Similarly, we can compare quantiles of a sample to the expected
quantiles if the sample came from some distribution F for a
visual assessment of whether the sample arises from F . In
linear regression, this can help us determine the normality of
the residuals (if we have relied on an assumption of normality).
To construct a quantile-quantile plot for the residuals, we
plot the quantiles of the residuals against the theorized quantiles
if the residuals arose from a normal distribution. If the residuals
come from a normal distribution the plot should resemble a
straight line. A straight line connecting the 1st and 3rd quartiles
is often added to the plot to aid in visual assessment.
BIOST 515, Lecture 6 12 Samples from N (0, 1) distribution 3 Normal Q−Q Plot 1
0
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−3 −2 Sample Quantiles 2 ● ● ● −3 ● ●●●
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●●● −2 −1 0 1 2 ● ● 3 Theoretical Quantiles BIOST 515, Lecture 6 13 Samples from a skewed distribution
Normal Q−Q Plot 2
0
−2 Residuals 4 ● ● ●●
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● ● ●●●●●●●●●● −3 −2 −1 0 1 ● 2 ● 3 Theoretical Quantiles 0.2
0.0 Density 0.4 Histogram of y −2 −1 0 1 2 3 4 Residuals BIOST 515, Lecture 6 14 Samples from a heavy-tailed distribution
Normal Q−Q Plot 4
0
−4 Residuals 8 ● ● ● ●●● ● ●
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●● −3 −2 −1 0 1 2 3 Theoretical Quantiles 0.3
0.0 Density 0.6 Histogram of y −4 −2 0 2 4 6 8 Residuals BIOST 515, Lecture 6 15 Samples from a light-tailed distribution
Normal Q−Q Plot
2
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● ● ●●●●●●●●●● ● −3 −2 −1 0 1 2 3 Theoretical Quantiles 0.4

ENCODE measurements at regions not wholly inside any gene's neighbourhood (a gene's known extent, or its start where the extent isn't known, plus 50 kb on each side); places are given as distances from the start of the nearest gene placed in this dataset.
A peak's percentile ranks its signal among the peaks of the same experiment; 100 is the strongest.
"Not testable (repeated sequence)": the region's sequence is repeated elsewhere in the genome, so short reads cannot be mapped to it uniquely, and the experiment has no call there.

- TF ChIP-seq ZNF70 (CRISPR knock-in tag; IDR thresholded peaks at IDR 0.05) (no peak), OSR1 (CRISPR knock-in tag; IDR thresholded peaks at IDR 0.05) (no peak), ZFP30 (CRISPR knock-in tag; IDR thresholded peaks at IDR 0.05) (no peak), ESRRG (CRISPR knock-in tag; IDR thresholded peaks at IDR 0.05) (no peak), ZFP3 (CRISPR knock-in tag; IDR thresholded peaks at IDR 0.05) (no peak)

0.2
0.0 Density Histogram of y −2 −1 0 1 2 Residuals BIOST 515, Lecture 6 16 Scatterplots
Another useful aid for inspection is a scatterplot of the
residuals against the fitted values and/or the predictors. These
plots can help us identify:
• Non-constant variance
• Violation of the assumption of linearity
• Potential outliers BIOST 515, Lecture 6 17 Satisfactory residual plot
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● y^i BIOST 515, Lecture 6 18 Non−constant variance
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● ● y^i BIOST 515, Lecture 6 19 Non−constant variance
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● ei ● ● ● ●
● ● ● y^i BIOST 515, Lecture 6 20 Example
Suppose the true relationship between a predictor, x, and
an outcome, y is
E(yi) = 1 + 2xi − 0.25x2i ,
but we fit the model
yi = β0 + β1xi + i.
Can we diagnose this with residual plots? BIOST 515, Lecture 6 21 yi = β0 + β1xi + i 30 Scatterplot of x vs. y
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● 20 ●●
● −30 −20 −10 y 0 10 ● ● ● ● ●
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●● ● ● ● 0 5 10 x BIOST 515, Lecture 6 22 Estimate
−1.7761
0.7569 (Intercept)
x Std. Error
0.5618
0.1111 Pr(>|t|)
0.0017
0.0000 t value
−3.16
6.81 Normal Q−Q Plot
● 0
−1
−2 Sample Quantiles 1 2 ●
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● −3 ● ● ● ● ●● ● −3 −2 −1 0 1 2 3 Theoretical Quantiles BIOST 515, Lecture 6 23 Fitted values versus residuals ● 2 ● ● 1
0
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● −3 ● −4 −2 0 2 4 y^i BIOST 515, Lecture 6 24 Next, we fit
yi = β0 + β1xi + β2x2i + i.
Estimate
1.9824
1.9653
−0.2640 (Intercept)
x
x2 Std. Error
0.6000
0.1637
0.0268 Pr(>|t|)
0.0010
0.0000
0.0000 t value
3.30
12.00
−9.85 Normal Q−Q Plot
● 0
−1
−3 −2 Sample Quantiles 1 2 ●
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● −3 ● ● ● ● −2 −1 0 1 2 3 Theoretical Quantiles BIOST 515, Lecture 6 25 Fitted values versus residuals ●
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● ● −2 −1 ei 0 1 2 ● ● −3 ● ●
● ● −10 −5 0
y^i BIOST 515, Lecture 6 26 What if we have more than one predictor and only one is
misspecified?
So, the true model is
E[yi] = 1 + 3wi + 2xi − 0.25x2i
and we fit
yi = β0 + β1wi + β2xi + i.
How can we diagnose model misspecification with residual plots
in this case? BIOST 515, Lecture 6 27 4.0